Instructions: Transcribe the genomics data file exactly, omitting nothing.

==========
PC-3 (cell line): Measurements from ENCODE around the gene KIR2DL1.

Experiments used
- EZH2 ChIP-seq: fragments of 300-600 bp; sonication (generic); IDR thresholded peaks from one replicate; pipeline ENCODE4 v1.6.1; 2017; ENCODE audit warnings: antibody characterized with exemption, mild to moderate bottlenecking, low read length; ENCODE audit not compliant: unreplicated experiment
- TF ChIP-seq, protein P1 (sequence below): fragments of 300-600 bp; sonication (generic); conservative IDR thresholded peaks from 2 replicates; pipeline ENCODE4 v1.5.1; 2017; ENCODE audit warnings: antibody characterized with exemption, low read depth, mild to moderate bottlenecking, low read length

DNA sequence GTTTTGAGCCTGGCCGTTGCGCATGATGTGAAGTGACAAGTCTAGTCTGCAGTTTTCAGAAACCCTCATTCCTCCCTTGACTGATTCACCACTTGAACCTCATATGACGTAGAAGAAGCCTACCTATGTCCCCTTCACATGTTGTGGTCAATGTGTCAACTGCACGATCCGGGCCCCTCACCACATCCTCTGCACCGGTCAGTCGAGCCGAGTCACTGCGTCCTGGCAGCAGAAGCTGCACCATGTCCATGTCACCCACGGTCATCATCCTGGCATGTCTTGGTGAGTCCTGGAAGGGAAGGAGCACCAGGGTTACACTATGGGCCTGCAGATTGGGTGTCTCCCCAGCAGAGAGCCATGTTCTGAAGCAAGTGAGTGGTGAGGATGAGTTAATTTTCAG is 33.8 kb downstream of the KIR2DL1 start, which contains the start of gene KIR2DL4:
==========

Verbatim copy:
PC-3 (cell line): Measurements from ENCODE around the gene KIR2DL1.

Experiments used
- EZH2 ChIP-seq: fragments of 300-600 bp; sonication (generic); IDR thresholded peaks from one replicate; pipeline ENCODE4 v1.6.1; 2017; ENCODE audit warnings: antibody characterized with exemption, mild to moderate bottlenecking, low read length; ENCODE audit not compliant: unreplicated experiment
- TF ChIP-seq, protein P1 (sequence below): fragments of 300-600 bp; sonication (generic); conservative IDR thresholded peaks from 2 replicates; pipeline ENCODE4 v1.5.1; 2017; ENCODE audit warnings: antibody characterized with exemption, low read depth, mild to moderate bottlenecking, low read length

DNA sequence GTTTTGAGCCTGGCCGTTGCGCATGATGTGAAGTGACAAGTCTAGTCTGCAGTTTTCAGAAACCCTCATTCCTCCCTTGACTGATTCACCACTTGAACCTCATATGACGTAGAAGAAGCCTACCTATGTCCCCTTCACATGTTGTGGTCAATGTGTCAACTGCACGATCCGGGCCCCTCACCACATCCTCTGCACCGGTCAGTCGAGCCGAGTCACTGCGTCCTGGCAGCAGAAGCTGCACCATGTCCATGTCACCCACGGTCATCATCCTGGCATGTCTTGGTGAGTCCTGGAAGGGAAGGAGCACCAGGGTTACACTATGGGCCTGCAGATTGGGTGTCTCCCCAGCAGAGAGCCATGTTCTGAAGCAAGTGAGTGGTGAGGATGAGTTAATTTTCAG is 33.8 kb downstream of the KIR2DL1 start, which contains the start of gene KIR2DL4: